8 comments:

softwareNerd said...

One thing that makes me slightly nervous is when I see pension funds, particularly government pension funds (link one, link two) investing in hedge funds.

The problem is in the nature of pension funds. Unlike a 401(k), a pension fund removes the employee one extra level away from the decision-making. It also makes all employees adopt the same risk/reward.

Galileo Blogs said...

No regulation can substitute for good judgment. Any pension manager has the obligation to choose his investments carefully, among all the choices that he is legally allowed to make, whether among mutual funds, hedge funds, domestic securities, foreign securities, real assets (such as real estate), etc.

As for whether to include hedge funds, if I were an employee with a pension, I would encourage the pension fund manager to prudently invest in hedge funds. The reason is simple. Hedge funds as a group outperform mutual funds in declining stock markets because they can short stocks. If I care about preserving the value of my pension when the stock market declines, I will choose hedge funds.

Hedge Fund returns vs. S&P 500 (%), 2000-2006

Hedge
Funds S&P 500

2006 11.40% 13.62%
2005 7.85% 3.00%
2004 8.25% 8.99%
2003 18.78% 26.38%
2002 -2.89% -23.37%
2001 4.35% -13.04%
2000 8.16% -10.14%

TOTAL 69.32% -3.47%

Source: Hennessee, http://www.hennesseegroup.com/Indices/hhfiAnnual.html

Clearly, the above data shows that hedge funds overall had greater total returns with much lower volatility and a much better “worst year” than the overall stock market had. This data shows why so much money is flowing into hedge funds. As part of a portfolio, a hedge fund investment *reduces* risk. The overall stock market is much riskier than the average hedge fund.

Finally, "hedge funds" is not really an investment class. There are multifarious strategies among hedge funds, some conservative, some aggressive. A hedge fund is merely an investment vehicle that offers several regulatory advantages over mutual funds, as I explained. A pension fund manager would have to exercise the same care in selecting a hedge fund to invest in as he would if he were picking securities to invest in himself.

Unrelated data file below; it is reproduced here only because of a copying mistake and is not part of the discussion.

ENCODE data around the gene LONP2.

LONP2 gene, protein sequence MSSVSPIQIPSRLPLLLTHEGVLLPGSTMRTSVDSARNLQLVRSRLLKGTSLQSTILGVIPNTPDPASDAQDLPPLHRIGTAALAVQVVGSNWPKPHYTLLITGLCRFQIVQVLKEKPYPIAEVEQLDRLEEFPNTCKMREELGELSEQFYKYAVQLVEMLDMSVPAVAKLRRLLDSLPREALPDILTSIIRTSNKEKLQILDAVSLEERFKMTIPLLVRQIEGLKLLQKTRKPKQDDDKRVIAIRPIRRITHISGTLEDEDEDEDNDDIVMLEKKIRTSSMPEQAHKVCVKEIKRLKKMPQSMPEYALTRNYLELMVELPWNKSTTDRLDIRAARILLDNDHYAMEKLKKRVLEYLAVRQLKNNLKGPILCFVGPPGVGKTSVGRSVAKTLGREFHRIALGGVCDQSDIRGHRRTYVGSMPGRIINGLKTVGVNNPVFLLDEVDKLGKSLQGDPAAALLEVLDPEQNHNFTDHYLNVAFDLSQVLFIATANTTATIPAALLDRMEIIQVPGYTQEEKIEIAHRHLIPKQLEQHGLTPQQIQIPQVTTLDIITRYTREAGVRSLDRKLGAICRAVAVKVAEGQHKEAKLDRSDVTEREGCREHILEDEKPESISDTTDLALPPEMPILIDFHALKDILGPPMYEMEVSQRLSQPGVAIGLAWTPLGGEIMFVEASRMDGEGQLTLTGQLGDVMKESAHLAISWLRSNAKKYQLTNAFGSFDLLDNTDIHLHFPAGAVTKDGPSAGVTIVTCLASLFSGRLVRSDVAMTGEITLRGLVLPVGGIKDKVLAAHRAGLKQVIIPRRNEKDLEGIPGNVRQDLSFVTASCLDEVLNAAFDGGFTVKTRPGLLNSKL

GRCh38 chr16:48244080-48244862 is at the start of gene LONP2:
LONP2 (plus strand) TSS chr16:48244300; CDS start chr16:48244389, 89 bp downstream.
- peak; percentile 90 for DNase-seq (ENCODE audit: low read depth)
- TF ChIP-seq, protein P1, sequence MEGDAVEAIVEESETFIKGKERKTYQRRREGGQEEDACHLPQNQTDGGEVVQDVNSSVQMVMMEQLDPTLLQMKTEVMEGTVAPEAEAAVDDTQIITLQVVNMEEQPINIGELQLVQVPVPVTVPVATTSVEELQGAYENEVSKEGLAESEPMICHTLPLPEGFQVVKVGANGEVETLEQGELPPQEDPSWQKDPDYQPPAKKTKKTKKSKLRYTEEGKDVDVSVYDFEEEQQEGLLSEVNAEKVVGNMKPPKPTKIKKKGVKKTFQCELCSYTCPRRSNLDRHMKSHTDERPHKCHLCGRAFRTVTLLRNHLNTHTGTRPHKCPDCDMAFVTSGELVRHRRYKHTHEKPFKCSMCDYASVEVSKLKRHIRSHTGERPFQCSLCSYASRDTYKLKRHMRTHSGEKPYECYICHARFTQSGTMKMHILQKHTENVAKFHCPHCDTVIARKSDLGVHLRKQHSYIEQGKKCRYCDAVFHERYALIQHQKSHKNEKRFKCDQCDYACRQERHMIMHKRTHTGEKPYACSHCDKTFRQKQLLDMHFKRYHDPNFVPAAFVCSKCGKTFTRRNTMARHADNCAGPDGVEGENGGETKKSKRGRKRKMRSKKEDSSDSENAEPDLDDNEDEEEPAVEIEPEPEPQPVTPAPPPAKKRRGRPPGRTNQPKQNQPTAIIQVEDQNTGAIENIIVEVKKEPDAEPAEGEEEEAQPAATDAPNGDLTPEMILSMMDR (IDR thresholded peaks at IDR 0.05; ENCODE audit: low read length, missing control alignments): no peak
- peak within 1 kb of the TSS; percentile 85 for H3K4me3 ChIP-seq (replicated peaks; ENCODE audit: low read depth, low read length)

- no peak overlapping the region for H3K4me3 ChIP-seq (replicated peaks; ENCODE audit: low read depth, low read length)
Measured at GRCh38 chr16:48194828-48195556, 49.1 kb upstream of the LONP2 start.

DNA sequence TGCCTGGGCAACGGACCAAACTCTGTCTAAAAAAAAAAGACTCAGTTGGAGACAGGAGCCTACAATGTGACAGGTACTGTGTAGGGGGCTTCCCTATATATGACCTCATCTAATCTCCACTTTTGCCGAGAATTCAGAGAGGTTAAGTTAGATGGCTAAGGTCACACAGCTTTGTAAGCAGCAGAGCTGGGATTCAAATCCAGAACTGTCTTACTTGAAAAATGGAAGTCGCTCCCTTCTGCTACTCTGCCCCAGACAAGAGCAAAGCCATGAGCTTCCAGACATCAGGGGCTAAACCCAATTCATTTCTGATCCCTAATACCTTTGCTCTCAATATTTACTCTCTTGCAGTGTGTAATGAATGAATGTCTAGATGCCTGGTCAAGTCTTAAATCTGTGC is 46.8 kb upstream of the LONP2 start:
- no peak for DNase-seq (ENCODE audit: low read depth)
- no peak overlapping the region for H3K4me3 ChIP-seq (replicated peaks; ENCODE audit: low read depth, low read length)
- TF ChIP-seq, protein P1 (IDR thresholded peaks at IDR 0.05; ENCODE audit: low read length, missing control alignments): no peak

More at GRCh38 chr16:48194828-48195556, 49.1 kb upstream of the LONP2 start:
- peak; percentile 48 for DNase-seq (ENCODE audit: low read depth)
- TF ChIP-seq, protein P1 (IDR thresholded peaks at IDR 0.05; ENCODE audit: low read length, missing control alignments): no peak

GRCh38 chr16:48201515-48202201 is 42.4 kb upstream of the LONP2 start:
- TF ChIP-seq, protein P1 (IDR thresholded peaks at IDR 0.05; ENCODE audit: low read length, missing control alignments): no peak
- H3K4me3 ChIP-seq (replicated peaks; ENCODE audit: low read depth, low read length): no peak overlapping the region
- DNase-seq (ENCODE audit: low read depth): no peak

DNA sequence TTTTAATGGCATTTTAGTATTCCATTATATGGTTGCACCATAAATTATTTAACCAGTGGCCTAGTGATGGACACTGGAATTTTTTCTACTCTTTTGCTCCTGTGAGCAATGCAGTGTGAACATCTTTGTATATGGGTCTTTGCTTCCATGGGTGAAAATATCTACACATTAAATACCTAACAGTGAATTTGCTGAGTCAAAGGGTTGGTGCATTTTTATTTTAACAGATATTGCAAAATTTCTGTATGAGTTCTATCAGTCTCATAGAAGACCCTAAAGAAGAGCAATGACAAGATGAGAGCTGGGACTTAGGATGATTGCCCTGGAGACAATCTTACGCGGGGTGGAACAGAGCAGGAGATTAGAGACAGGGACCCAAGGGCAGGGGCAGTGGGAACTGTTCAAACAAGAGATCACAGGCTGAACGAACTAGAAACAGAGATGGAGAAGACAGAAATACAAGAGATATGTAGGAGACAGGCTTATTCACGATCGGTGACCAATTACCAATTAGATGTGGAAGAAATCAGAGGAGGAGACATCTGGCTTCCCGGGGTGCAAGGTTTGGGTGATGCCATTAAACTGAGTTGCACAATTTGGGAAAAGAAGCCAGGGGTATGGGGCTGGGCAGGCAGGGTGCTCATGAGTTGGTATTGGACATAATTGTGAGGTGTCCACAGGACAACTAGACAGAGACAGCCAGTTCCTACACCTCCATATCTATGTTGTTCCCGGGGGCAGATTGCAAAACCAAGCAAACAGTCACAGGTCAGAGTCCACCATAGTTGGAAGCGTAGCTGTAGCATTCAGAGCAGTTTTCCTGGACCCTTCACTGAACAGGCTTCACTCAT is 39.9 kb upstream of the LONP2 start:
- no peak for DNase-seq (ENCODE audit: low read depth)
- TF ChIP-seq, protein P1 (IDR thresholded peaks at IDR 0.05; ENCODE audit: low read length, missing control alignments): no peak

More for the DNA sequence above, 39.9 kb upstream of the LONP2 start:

With regard to fraud, let’s look at the example you linked to, Amaranth. That fund suffered $6.6 billion in losses. That represents a loss of 0.47% of the total $1.4 trillion now invested in U.S. hedge funds. That is not exactly a good argument that there is a fraud problem with hedge funds as an investment class. Just how many of the 9,000 hedge fund managers are corrupt? How does that percentage compare with other fields?

Fraud and/or incompetence exist in every discipline. When someone is sold a lemon from a used car lot, he doesn't pester his local politician for onerous regulations or a ban on used car sales. How about a shady real estate agent, or an unethical doctor or lawyer? There is nothing unique or excessive about malfeasance among hedge fund managers. The only thing unique about hedge funds is that some of the managers make a lot of money and a whole lot of people are jealous. Because of that, the media focuses with laser intensity on every instance of unethical behavior among hedge funds managers, advocating ever-growing regulations to rein in this outlaw group of “cowboy capitalists.” If only they had the same diligence toward plagiarism among newspaper reporters, or bribe-taking and vote-buying by politicians. But no, such people are self-anointed as bearers and advocates for the public interest. Therefore, ignoring some of their “foibles” is okay.